Global LNG: Asia spot prices jump, tracking sharp rise in Europe

Asian spot liquefied natural gas (LNG) prices jumped this week, tracking a rise in European gas prices, on further market tightening as an extended shutdown at a U.S. export plant prompted buying by Japan and South Korea.

The average LNG price for August delivery into north-east Asia was estimated at $36.50 per million British thermal units (mmBtu), up $13.00 or 55.1% from the previous week, industry sources said.

Freeport LNG, the operator of one of the largest U.S. export plants, said on Tuesday that last week’s fire damage to its Texas plant would keep it fully offline until September with only partial operation through year-end.

“This has caused Japan Korea Marker (JKM) prices to rise into the mid $30s, with some spot offers creeping up to around $38. TTF (Dutch gas) is showing a premium and no doubt we will shortly be seeing rates starting with 4,” said Toby Copson, global head of trading and advisory at Trident LNG.

The JKM is widely used as a spot benchmark in bAsia.

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“The main players must be thinking about the obvious competition with Europe, peak summer temperatures and strategies to hedge winter high prices in the aforementioned tight market,” he said.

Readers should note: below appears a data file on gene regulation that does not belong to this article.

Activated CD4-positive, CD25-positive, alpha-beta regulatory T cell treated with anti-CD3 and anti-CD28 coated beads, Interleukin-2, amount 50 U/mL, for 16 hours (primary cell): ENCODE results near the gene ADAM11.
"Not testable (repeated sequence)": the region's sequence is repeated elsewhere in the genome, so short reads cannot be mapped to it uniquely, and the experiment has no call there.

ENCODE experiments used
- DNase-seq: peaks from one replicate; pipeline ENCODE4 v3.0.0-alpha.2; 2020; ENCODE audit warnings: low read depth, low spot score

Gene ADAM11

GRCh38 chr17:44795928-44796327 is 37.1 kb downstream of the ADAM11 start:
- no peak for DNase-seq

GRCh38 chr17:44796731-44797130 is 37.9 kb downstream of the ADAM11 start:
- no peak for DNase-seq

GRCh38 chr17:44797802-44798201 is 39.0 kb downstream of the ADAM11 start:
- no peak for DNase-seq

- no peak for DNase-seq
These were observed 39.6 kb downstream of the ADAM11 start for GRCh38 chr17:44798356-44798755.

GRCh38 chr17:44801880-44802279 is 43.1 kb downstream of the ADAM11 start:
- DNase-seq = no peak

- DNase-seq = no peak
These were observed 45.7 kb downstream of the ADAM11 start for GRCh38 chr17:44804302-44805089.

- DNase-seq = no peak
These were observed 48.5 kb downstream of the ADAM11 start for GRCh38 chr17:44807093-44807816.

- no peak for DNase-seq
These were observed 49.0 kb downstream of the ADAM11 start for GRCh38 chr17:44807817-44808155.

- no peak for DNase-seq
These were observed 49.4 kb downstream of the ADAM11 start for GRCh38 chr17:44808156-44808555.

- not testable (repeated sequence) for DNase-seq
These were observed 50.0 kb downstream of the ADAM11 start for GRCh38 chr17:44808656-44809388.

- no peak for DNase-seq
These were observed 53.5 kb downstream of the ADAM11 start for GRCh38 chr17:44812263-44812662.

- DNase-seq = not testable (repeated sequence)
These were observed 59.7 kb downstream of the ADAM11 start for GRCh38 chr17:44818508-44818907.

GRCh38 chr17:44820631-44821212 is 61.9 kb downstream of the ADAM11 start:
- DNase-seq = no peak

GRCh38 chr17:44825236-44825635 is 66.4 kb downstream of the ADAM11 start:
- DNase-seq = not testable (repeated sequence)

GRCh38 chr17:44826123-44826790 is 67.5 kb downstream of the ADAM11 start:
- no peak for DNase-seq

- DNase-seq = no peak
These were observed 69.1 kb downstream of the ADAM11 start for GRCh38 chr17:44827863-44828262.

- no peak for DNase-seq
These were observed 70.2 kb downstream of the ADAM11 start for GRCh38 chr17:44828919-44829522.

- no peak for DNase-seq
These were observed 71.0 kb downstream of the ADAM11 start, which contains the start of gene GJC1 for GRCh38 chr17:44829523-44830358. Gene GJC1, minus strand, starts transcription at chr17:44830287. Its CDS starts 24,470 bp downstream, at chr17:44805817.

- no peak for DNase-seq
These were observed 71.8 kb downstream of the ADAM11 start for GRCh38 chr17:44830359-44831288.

In Europe, a further decline in Russian gas flows via the Nord Stream 1 pipeline, coinciding with an early heat wave gripping its south, deepened concerns the continent may struggle to build up storage ahead of the winter season as planned.

Refinitiv senior LNG analyst, Olumide Ajayi, said that if the lower Russian supply situation persists, European prices will be at a premium to Asian spot prices, despite short-covering from Asian buyers. That premium could draw more Atlantic basin cargoes to Europe in the coming months compared to June.

S&P Global Commodity Insights assessed LNG prices for a delivered ex-ship (DES) basis into north-west Europe at $34.642 per mmBtu on June 16, at a discount of $2.325/mmBtu to August TTF, said Ciaran Roe, global director of LNG.

He added that multiple cargoes were booked by Japanese and Korean end-users, while Australia-origin cargoes were also being sold.

“The cash differential to JKM at which some of these cargoes were trading reached a premium of around $0.20-$0.30/mmBtu over the JKM monthly average, which marks a high point for the year and indicates market tightness due to short-covering,” he said.

LNG freight spot rates moved lower as vessel availability continues to increase following the Freeport shutdown, with the Atlantic and Pacific rates each estimated at $77,750 per day, from over 100,000 per day last week, according to Spark Commodities.

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